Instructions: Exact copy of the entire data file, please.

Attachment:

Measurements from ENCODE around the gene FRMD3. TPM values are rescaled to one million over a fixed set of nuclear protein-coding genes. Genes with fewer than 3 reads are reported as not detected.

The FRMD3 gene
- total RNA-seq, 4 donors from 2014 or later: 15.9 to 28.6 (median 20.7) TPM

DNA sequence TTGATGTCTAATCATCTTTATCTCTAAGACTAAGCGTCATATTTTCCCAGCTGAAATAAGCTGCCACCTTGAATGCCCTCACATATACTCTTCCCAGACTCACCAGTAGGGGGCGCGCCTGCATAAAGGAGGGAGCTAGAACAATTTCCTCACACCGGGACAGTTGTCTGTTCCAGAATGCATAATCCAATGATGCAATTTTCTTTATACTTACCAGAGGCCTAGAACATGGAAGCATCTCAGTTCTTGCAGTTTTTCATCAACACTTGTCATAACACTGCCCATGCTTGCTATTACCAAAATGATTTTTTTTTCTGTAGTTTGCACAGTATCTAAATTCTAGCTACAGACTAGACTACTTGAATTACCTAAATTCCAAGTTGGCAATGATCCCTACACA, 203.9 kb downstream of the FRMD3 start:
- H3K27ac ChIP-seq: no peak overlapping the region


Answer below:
Measurements from ENCODE around the gene FRMD3. TPM values are rescaled to one million over a fixed set of nuclear protein-coding genes. Genes with fewer than 3 reads are reported as not detected.

The FRMD3 gene
- total RNA-seq, 4 donors from 2014 or later: 15.9 to 28.6 (median 20.7) TPM

DNA sequence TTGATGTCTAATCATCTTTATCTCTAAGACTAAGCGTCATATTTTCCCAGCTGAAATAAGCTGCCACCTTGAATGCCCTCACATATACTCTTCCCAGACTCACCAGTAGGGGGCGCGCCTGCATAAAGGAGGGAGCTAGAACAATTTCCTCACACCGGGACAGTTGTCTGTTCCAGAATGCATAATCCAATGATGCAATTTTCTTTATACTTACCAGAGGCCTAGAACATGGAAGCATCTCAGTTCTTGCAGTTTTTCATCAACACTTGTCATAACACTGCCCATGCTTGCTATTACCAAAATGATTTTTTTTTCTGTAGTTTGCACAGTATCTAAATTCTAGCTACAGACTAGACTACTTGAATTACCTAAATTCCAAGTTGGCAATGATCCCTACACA, 203.9 kb downstream of the FRMD3 start:
- H3K27ac ChIP-seq: no peak overlapping the region